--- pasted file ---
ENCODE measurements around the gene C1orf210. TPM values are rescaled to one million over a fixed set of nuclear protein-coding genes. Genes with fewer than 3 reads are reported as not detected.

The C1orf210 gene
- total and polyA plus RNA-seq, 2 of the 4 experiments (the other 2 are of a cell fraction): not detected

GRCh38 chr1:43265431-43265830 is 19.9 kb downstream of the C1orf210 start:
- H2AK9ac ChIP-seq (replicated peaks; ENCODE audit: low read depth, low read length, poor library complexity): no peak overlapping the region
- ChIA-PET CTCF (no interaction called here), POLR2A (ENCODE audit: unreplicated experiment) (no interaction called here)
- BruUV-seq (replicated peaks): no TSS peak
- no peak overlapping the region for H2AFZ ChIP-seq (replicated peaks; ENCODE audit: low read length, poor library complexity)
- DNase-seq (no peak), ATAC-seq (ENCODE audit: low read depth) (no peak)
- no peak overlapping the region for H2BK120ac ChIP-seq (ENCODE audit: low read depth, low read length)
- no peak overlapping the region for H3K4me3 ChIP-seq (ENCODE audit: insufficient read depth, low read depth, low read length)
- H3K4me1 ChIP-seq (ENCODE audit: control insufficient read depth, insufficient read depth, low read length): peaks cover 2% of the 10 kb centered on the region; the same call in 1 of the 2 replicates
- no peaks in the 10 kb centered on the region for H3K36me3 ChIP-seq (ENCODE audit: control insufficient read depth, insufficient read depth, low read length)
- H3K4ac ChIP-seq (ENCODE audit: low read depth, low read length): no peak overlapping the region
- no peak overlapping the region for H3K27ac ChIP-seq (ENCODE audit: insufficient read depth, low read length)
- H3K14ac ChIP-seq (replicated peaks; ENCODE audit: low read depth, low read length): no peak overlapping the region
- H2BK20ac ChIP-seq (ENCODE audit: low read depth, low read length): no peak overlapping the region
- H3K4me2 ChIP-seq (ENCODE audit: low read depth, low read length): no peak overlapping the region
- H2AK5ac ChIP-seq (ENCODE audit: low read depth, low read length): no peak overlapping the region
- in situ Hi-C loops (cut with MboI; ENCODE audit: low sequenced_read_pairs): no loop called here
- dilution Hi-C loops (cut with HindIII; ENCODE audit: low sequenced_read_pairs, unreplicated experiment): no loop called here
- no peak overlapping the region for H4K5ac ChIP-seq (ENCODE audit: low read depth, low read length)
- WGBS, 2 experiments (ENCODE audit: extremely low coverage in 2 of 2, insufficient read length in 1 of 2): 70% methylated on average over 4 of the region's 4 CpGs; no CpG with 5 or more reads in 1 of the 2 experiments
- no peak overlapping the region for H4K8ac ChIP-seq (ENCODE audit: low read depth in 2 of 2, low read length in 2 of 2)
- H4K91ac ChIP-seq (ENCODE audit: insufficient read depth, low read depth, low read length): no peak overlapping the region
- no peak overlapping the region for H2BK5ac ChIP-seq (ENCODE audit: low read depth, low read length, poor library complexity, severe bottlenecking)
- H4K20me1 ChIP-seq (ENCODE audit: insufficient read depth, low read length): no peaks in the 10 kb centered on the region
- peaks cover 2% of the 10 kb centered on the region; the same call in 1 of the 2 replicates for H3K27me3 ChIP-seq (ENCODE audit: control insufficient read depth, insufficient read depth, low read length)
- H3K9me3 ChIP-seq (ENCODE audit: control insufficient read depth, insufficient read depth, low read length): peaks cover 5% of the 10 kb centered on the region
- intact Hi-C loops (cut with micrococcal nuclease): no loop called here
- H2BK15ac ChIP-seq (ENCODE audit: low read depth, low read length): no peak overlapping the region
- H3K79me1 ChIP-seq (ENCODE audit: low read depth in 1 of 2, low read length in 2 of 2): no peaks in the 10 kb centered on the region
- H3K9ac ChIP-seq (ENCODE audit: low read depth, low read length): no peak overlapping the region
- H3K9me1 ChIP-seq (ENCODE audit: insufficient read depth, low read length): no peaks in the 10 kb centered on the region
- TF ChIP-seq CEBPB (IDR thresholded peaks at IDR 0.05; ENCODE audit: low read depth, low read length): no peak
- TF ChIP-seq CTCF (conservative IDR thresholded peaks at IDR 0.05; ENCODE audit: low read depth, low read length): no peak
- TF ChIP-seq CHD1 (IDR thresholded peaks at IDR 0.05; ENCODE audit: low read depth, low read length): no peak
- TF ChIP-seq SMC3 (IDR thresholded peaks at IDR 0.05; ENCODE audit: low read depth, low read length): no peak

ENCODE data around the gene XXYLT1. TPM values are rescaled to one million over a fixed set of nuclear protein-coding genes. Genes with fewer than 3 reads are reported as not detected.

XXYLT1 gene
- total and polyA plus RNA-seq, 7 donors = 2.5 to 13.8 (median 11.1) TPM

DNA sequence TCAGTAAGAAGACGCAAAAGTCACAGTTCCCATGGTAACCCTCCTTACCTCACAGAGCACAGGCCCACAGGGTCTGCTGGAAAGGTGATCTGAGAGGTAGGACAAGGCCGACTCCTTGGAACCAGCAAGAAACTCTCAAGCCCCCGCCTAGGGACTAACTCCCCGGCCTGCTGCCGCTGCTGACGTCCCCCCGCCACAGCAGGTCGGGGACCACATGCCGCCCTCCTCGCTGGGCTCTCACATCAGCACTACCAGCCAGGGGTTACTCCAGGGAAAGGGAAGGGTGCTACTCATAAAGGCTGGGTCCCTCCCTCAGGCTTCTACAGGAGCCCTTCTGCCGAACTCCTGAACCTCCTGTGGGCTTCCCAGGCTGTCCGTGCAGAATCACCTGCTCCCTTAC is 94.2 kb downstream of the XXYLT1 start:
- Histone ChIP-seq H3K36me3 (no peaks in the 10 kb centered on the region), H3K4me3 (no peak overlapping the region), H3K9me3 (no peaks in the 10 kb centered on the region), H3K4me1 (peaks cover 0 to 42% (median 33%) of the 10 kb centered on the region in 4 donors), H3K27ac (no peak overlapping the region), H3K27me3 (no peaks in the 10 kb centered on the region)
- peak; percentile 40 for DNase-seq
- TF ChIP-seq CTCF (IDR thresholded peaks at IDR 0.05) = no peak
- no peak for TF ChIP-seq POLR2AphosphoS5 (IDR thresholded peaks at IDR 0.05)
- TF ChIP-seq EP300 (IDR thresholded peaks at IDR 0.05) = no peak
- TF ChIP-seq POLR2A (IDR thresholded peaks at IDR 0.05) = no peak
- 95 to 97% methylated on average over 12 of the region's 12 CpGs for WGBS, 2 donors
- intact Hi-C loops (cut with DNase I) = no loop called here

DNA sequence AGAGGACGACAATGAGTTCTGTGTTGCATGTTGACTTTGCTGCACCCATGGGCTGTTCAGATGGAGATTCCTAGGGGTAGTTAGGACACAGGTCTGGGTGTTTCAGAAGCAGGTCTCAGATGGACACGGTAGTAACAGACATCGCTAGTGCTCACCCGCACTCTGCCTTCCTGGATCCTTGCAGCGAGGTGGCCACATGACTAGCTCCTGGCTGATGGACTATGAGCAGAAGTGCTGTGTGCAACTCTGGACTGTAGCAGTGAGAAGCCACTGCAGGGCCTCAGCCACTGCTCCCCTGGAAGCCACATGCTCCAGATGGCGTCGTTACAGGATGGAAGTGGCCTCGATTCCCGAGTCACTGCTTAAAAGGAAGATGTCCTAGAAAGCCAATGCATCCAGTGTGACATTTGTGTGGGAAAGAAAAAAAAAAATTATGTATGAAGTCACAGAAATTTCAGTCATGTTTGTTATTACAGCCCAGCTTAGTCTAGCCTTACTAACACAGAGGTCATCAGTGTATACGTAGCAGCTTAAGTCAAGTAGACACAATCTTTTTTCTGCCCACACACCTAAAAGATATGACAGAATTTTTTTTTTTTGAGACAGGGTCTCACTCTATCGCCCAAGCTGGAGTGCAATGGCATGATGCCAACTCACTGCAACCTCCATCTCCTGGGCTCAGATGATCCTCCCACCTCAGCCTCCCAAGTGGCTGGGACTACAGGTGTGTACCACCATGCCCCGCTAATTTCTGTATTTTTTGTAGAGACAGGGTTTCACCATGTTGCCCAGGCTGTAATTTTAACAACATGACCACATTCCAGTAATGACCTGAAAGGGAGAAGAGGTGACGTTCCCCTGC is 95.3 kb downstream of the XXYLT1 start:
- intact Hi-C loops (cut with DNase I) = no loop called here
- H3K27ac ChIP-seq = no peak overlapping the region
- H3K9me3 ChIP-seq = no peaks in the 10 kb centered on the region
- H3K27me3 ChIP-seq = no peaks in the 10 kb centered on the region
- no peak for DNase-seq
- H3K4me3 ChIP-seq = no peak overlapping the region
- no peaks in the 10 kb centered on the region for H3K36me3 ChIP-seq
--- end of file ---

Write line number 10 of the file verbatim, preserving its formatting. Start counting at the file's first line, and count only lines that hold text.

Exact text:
- no peak overlapping the region for H2BK120ac ChIP-seq (ENCODE audit: low read depth, low read length)